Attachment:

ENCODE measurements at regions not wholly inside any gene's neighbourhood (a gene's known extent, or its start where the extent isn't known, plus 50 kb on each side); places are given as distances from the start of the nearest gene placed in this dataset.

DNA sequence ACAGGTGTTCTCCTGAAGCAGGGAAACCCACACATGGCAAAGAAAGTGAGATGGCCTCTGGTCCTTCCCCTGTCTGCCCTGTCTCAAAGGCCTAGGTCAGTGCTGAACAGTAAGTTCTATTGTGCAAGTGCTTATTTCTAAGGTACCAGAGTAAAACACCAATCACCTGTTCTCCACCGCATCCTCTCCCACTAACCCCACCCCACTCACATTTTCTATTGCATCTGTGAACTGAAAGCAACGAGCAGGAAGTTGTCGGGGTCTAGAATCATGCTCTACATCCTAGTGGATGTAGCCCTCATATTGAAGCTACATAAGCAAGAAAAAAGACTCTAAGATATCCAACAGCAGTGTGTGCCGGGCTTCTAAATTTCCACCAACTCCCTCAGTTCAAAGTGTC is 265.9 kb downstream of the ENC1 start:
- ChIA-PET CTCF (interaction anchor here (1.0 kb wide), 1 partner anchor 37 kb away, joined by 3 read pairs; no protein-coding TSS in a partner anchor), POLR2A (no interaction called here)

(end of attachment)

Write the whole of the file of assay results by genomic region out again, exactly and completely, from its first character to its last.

ENCODE measurements at regions not wholly inside any gene's neighbourhood (a gene's known extent, or its start where the extent isn't known, plus 50 kb on each side); places are given as distances from the start of the nearest gene placed in this dataset.

DNA sequence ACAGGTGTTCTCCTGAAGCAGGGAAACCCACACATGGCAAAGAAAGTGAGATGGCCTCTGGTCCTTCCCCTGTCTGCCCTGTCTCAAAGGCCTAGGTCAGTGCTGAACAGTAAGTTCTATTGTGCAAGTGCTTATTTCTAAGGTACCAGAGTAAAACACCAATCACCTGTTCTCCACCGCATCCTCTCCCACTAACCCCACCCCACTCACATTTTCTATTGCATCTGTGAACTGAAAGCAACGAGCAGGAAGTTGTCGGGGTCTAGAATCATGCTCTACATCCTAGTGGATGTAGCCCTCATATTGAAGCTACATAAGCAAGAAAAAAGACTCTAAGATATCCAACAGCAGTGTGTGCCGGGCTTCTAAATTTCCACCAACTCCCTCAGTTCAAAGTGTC is 265.9 kb downstream of the ENC1 start:
- ChIA-PET CTCF (interaction anchor here (1.0 kb wide), 1 partner anchor 37 kb away, joined by 3 read pairs; no protein-coding TSS in a partner anchor), POLR2A (no interaction called here)